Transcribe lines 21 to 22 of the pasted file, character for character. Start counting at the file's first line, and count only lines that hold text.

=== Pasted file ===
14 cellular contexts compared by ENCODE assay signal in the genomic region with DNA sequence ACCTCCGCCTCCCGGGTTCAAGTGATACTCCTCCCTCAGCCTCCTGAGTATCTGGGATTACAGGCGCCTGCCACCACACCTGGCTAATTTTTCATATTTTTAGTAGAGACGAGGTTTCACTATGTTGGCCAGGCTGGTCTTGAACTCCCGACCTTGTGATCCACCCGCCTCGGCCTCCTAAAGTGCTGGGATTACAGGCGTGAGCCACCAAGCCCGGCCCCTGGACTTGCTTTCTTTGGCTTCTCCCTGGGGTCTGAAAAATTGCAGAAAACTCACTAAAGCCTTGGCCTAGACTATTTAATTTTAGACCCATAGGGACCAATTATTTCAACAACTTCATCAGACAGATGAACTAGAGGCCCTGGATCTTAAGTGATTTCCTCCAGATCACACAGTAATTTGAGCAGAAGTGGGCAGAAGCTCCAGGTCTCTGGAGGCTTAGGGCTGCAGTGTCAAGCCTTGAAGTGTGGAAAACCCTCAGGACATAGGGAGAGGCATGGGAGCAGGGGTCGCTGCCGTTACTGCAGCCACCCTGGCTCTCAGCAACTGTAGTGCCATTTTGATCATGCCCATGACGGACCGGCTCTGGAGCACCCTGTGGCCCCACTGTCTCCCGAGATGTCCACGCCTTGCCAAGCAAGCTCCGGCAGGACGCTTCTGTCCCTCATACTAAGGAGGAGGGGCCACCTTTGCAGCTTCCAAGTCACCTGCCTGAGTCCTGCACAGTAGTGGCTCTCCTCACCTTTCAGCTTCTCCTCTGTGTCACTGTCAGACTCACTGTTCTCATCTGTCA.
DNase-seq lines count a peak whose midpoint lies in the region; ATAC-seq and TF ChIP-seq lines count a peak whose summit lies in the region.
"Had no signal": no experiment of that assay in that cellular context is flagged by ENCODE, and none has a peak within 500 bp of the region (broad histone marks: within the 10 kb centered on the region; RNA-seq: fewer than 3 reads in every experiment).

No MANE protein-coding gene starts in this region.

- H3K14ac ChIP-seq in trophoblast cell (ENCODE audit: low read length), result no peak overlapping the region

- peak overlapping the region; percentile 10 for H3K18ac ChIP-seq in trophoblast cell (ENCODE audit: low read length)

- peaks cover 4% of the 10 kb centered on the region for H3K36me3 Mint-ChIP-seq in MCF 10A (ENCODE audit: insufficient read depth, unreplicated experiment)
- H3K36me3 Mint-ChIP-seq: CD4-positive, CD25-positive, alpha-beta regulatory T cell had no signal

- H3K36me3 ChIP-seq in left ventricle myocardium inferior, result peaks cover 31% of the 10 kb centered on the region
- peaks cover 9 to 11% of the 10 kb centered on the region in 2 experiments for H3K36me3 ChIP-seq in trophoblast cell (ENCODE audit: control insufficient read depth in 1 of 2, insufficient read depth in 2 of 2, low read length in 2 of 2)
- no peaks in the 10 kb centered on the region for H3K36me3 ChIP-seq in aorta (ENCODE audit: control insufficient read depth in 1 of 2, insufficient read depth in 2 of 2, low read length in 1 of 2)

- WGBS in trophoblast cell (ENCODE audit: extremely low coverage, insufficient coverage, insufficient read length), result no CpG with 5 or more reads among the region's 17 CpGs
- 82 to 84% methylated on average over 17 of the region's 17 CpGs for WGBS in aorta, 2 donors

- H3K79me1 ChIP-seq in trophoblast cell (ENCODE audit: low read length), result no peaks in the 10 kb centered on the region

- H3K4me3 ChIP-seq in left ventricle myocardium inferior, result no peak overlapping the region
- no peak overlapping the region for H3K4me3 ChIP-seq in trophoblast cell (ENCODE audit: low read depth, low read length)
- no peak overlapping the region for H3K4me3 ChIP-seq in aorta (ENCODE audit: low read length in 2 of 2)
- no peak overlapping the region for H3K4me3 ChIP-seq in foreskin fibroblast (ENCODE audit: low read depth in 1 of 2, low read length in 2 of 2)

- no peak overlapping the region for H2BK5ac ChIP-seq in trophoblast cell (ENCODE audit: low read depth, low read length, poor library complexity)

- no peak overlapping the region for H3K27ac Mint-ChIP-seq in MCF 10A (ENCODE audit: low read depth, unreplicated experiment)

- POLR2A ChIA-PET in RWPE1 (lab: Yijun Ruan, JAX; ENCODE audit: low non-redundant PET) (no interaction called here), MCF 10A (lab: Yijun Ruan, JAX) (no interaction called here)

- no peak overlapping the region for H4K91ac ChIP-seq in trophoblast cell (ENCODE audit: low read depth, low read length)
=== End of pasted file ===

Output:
- POLR2A ChIA-PET in RWPE1 (lab: Yijun Ruan, JAX; ENCODE audit: low non-redundant PET) (no interaction called here), MCF 10A (lab: Yijun Ruan, JAX) (no interaction called here)

- no peak overlapping the region for H4K91ac ChIP-seq in trophoblast cell (ENCODE audit: low read depth, low read length)